Random Asides

Courtly Love or Simply Meh?

Do you ever get the feeling that the perfect line is playing about in your brain, trying to make it to your tongue or to your pen, but it just refuses to come out?

I’ve been thinking about Valentine’s Day for the last week or so, because I wanted to post something about it here, and I’ve felt the perfect line about Valentine’s Day rolling around in my head, like the ball in a spray paint can, but I just haven’t been able to get at it.

The best I’ve been able to come up with is:

Valentine’s Day is for lovers and romance.

Valentine’s Night is for apologies and trips to the emergency room.

I guess it’s not a bad line. I mean, I’ve certainly come up with much worse in my time. But a line like that needs a rim shot or a spinning bowtie to help sell it. Barring that, it just kind of sits there.

Well, this is the new look Skepchick, so perhaps my feeble attempt at humor is just par for the new course. Or perhaps I’m freaked out by the change, and am just not comfortable with the new format yet. It’s queering my funny.

Everything is so new. Everything is so different. Everything is so white!

The first time I clicked on the new-look blog, I thought the place had been sterilized. When I looked away from my monitor, all I saw was a rectangular black negative image floating in front of my face. Not only was I unable to see colors, amazingly I was unable to say “colors” for three days. It was the first time I’d ever been snow blind in my office. I thought I was Mike TeeVee for a few minutes there. Jesus, what is this, the Skepchick White Album?

I’m kidding of course. I don’t dislike the format. In fact, I heart the new look. I really heart it. (Besides Rebecca would throttle me, if she thought I was serious.)

But as I mentioned, I started thinking about Valentine’s Day and the supposed attendant romance, and I began to wonder if it ever lives up to the hype, or if indeed it’s simply chock full of apologies and trips to the emergency room.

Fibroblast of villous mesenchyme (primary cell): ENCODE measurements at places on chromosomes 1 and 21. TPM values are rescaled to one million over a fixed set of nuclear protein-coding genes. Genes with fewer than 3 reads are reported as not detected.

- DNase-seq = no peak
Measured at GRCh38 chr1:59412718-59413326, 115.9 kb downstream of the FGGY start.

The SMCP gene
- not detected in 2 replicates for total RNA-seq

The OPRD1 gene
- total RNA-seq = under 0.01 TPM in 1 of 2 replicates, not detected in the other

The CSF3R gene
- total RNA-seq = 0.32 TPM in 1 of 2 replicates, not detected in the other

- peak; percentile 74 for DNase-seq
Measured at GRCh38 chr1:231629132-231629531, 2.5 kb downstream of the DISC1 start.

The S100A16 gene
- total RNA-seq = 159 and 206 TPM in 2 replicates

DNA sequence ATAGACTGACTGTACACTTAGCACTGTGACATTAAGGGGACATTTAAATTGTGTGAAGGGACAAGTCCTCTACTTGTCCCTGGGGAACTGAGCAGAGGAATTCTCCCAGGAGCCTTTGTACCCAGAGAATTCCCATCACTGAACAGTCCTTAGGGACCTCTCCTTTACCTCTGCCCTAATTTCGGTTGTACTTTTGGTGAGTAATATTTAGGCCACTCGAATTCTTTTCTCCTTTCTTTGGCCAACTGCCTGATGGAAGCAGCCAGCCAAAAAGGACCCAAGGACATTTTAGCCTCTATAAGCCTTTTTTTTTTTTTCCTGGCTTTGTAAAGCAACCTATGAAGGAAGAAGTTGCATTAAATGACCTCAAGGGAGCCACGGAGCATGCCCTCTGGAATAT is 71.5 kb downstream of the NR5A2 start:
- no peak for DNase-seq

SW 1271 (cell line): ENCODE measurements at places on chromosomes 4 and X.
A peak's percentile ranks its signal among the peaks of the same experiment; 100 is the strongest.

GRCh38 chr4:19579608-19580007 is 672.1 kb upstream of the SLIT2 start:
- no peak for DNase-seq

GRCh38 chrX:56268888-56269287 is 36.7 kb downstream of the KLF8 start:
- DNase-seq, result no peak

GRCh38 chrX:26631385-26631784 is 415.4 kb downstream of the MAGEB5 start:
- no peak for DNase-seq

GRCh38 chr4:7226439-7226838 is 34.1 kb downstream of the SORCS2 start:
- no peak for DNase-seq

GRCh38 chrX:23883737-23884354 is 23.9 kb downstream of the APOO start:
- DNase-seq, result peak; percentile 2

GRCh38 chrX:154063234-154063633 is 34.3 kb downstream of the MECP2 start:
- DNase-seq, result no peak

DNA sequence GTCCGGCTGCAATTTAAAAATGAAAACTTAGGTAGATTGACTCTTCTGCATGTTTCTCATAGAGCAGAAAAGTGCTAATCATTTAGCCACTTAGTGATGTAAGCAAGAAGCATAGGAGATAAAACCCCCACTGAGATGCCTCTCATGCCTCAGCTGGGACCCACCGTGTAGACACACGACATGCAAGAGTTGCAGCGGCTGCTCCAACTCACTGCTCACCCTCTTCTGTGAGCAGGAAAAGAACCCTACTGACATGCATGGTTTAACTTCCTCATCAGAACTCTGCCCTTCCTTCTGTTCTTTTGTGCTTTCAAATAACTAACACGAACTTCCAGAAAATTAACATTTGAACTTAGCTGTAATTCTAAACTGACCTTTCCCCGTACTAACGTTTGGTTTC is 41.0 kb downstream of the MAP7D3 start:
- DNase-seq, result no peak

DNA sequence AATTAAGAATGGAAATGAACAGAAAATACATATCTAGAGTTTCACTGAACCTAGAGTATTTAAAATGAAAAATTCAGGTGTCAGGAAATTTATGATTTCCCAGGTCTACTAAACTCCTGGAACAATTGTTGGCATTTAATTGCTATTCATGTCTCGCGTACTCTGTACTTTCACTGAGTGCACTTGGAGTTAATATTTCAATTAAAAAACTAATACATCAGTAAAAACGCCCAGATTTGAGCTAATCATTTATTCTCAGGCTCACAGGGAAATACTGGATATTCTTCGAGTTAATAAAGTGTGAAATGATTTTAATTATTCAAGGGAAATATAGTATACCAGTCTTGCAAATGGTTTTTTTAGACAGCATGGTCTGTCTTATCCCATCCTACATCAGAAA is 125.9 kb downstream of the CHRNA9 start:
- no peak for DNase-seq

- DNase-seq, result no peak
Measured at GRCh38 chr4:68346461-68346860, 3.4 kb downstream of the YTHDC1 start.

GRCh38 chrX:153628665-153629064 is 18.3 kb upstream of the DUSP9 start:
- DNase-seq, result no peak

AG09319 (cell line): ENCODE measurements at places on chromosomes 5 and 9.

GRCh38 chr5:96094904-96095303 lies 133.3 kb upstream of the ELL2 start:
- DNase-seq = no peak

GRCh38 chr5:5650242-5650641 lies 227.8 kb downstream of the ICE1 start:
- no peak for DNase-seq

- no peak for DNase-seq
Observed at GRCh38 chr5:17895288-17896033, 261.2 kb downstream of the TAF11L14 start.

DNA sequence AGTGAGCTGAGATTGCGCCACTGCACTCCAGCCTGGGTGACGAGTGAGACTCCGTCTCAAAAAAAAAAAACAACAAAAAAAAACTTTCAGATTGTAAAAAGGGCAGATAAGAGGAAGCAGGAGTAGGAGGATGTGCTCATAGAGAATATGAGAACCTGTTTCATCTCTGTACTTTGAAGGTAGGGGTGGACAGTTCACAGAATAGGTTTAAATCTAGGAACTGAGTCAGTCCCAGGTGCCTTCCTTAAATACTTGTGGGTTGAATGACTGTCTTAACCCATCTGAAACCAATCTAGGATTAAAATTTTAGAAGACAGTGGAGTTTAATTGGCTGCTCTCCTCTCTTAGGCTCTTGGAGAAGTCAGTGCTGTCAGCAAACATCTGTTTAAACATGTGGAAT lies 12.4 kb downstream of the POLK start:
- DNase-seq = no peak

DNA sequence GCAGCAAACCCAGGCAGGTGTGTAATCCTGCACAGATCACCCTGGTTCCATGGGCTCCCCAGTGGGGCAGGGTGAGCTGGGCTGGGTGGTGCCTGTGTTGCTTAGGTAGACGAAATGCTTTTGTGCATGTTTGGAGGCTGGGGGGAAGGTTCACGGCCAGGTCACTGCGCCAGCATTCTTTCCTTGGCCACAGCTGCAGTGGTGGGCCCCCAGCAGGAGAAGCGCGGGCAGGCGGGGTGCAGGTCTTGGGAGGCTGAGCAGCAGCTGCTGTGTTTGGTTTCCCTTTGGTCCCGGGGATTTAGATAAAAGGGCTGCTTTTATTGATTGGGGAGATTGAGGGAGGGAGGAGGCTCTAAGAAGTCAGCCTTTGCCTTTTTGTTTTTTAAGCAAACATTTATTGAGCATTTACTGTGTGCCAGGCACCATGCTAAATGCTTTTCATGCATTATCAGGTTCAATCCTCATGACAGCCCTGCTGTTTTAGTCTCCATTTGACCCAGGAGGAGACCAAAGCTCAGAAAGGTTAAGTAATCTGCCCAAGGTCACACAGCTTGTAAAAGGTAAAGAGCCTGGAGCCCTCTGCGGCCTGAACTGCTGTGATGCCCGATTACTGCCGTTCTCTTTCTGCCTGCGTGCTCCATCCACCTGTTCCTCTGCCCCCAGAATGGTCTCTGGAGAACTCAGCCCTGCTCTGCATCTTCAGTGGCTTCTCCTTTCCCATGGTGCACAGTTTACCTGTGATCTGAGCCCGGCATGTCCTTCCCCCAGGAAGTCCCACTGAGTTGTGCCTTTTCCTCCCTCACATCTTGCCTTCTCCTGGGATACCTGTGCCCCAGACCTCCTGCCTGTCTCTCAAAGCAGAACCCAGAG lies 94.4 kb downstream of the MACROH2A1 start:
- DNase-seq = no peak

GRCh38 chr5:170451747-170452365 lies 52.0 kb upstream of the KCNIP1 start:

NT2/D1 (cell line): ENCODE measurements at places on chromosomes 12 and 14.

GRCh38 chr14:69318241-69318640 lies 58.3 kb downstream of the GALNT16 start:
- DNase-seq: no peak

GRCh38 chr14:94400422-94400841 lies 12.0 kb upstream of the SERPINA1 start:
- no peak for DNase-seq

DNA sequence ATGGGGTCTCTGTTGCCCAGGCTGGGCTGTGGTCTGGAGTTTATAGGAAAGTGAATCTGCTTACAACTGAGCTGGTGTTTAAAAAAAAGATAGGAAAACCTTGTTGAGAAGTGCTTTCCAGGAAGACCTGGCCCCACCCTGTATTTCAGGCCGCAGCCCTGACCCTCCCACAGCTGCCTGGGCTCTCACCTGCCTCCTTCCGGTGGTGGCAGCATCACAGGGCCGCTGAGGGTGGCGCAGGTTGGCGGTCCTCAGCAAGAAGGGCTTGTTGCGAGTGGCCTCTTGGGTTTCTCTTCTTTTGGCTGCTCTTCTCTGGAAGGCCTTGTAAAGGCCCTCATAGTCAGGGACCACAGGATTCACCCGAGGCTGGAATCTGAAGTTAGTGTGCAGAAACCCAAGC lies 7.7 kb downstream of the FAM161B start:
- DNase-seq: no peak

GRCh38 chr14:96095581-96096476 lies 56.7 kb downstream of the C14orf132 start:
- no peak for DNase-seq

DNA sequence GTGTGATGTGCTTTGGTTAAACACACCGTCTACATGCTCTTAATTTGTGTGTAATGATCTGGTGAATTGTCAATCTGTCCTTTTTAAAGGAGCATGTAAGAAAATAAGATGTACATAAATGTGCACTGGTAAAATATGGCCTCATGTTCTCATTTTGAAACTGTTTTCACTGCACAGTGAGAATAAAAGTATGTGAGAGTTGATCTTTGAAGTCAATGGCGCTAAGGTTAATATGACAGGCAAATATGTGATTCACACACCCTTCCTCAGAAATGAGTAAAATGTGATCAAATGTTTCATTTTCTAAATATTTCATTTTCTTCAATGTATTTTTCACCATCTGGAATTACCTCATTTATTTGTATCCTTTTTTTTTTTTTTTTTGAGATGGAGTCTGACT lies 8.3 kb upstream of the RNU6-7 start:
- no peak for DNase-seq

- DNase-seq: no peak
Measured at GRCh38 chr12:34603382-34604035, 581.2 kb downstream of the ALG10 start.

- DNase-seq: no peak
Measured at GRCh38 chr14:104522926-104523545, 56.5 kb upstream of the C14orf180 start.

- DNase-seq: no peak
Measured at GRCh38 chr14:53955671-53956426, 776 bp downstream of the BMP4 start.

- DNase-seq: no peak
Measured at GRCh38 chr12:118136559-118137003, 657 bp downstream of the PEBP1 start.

If other holidays are any indication, it could very well be the latter.

Not to knock holidays or anything, but I think in my entire life, I’ve been to all of two good parties on New Years Eve. And Christmas and Thanksgiving, where certainly great opportunities to catch up with family and friends, without gallons of whiskey to take the edge off, are more torturous than most folks want to admit.

But what of Valentine’s Day?

Amid my contemplation, I had the opportunity to chat at length with several co-workers about their experiences. Now, some in the group were gay men and some were lesbians, but most were hetero females, so for ease, I’ll just refer to the group as the women.

These women ranged in age from about 23 to 57. Some were married, some were single, and some were in relationships. I think I had a good cross-section, but yes, the test group was small. It’s a good thing I have access to all you faithful readers of Skepchick to confirm, deny, or at least discuss my findings.

And based on what my co-workers told me, I came to the conclusion that Valentine’s Day may be for lovers, but even if we don’t screw it up, for some, it is without a doubt the single least romantic day of the year.

Case in point:

One co-worker told me her husband wanted to surprise her with some chocolate roses to celebrate their love. And I thought that was delightfully sweet, if not romantic. Chocolate is awesome, and as we all know, food always tastes better when it comes in the form of something we probably wouldn’t otherwise eat, like flowers or an enormous penis. And this particular co-worker loves chocolate and roses. So any gift that merges the two would have been perfect for her.

Unfortunately, she recently began a new diet, so her husband had to ask her if chocolate roses were something she could even eat, thereby ruining any surprise the gift might bring.

Now if you think about it, surprise may not be the best element to deploy; especially on a holiday like Valentine’s Day. Everyone alive knows it’s Valentine’s Day. Our lovers know (or at least expect) they are going to get something. And this particular couple has been married for 12 years. Each knows the other’s moves so well, surprise is hard to come by. But the attempted surprise in this case was ruined, and the value of the gift was reduced to nothing, because chocolate roses were not within the guidelines of her diet.

Not willing to hang his hopes for romance on the maxim “it’s the thought that counts”, the husband offered to clean the bathrooms as a gift to his lovely bride instead.

Now you all will recognize great value in an offer like this. Relieving a person of their nasty chores is a good gift to give anyone. But is it romantic?

“I took my girlfriend for a helicopter ride over the city for Valentine’s Day, and then a quiet dinner at a secluded lake house. What did you do?”